during the continuance of the war, it matters not which party may have the surplus of prisoners, the great principles involved being, first, an equitable exchange of prisoners, man for man, officer for officer, or officers of higher grade exchanged for officers of lower grade or for privates, according to the scale of equivalents; second, that privateers and officers and men of different services may be exchanged according to the same scale of equivalents; third, that all prisoners, of whatever arm of service, are to be exchanged or paroled in ten days from the time of their capture, if it be practicable to transfer them to their own lines in that time; if not, as soon thereafter as practicable; fourth, that no officer, soldier, or employee, in the service of either party, is to be considered as exchanged and absolved from his parole until his equivalent has actually reached the lines of his friends; fifth, that the parole forbids the performance of field, garrison, police, or guard, or constabulary duty.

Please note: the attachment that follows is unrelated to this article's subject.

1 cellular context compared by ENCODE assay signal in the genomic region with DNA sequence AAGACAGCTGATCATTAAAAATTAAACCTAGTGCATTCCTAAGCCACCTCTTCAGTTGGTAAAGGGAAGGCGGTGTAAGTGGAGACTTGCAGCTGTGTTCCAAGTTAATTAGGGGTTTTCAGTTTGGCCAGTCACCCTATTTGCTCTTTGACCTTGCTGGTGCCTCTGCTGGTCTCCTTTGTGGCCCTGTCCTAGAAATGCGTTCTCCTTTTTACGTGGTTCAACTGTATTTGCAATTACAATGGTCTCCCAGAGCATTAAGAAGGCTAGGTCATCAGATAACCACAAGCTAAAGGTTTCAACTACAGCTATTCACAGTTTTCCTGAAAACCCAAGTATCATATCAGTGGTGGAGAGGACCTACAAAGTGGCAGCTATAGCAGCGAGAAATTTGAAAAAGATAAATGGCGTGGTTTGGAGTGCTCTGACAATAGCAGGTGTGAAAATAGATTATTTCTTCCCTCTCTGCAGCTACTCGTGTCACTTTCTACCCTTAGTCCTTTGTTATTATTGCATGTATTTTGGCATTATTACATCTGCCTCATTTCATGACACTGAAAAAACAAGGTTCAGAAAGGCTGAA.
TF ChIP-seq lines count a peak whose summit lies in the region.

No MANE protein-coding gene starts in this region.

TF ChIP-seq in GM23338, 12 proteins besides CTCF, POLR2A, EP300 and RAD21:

This text is part of:
Table of Contents:
Prisoners of war
Northern and Southern prisons
Exchange of prisoners
The life of the captured
Soldiers who escaped
Treatment of prisoners
The provost-marshal and the citizen
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